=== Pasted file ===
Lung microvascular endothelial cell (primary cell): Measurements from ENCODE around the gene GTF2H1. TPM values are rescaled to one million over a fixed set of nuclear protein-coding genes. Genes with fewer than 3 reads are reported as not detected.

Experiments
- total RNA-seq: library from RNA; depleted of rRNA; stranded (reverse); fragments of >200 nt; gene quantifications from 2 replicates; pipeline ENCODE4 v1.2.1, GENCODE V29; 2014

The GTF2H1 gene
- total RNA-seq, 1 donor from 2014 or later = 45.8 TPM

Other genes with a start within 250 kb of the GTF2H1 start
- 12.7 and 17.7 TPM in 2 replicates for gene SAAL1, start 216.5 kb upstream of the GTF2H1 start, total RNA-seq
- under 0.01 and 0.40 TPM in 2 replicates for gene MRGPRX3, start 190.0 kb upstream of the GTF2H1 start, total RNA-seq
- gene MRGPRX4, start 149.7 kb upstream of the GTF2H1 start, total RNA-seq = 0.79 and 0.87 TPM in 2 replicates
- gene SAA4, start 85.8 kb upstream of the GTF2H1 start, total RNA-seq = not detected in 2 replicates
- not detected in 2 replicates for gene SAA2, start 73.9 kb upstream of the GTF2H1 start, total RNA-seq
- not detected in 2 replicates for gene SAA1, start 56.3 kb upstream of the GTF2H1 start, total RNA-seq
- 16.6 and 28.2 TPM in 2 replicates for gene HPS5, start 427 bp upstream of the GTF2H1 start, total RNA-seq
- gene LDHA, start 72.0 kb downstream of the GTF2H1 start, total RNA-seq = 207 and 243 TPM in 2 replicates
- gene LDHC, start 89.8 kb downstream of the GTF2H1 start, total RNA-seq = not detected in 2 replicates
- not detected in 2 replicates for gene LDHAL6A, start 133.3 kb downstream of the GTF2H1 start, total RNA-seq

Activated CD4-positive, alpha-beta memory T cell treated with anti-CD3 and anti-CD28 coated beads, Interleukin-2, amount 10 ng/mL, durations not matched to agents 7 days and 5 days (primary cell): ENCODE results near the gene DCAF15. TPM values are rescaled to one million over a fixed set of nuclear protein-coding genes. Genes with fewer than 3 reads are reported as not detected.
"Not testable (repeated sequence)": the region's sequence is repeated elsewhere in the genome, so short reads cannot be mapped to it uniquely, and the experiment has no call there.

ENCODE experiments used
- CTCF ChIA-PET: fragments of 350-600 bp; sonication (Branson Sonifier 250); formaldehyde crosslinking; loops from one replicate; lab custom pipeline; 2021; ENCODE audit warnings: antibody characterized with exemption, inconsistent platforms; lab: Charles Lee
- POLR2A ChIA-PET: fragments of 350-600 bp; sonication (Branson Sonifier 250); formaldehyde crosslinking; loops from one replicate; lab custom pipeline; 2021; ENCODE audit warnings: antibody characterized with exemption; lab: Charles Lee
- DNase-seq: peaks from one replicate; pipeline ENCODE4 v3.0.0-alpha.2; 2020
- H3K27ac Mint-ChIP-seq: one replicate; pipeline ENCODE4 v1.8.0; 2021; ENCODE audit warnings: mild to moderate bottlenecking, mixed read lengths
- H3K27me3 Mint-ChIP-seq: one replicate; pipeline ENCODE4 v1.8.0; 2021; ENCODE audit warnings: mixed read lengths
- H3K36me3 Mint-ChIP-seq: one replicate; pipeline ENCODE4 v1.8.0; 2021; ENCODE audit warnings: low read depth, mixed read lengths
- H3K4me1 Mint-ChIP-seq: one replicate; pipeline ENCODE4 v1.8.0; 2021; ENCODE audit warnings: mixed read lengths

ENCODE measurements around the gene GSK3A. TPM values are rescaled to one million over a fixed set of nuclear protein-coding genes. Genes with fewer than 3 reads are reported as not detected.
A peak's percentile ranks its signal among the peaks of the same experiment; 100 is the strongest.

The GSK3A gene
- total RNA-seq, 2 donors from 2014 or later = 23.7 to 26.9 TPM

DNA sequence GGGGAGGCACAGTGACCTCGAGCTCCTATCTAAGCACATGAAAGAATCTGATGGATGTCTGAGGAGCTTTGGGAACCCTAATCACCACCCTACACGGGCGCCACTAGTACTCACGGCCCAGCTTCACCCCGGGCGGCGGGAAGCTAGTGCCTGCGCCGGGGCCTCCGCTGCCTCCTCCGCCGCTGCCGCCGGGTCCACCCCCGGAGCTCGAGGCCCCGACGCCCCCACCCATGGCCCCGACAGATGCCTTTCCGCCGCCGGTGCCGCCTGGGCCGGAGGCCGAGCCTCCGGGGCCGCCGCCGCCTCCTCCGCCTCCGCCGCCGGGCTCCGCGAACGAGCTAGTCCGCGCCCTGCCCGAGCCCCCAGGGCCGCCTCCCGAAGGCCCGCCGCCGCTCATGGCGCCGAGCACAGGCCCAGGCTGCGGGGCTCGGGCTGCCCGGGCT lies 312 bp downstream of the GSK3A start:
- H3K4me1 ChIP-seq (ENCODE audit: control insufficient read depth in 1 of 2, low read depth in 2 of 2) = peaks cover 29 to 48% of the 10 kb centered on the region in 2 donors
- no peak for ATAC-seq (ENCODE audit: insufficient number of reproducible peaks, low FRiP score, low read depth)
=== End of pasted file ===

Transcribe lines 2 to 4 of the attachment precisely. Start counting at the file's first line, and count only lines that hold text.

Experiments
- total RNA-seq: library from RNA; depleted of rRNA; stranded (reverse); fragments of >200 nt; gene quantifications from 2 replicates; pipeline ENCODE4 v1.2.1, GENCODE V29; 2014

The GTF2H1 gene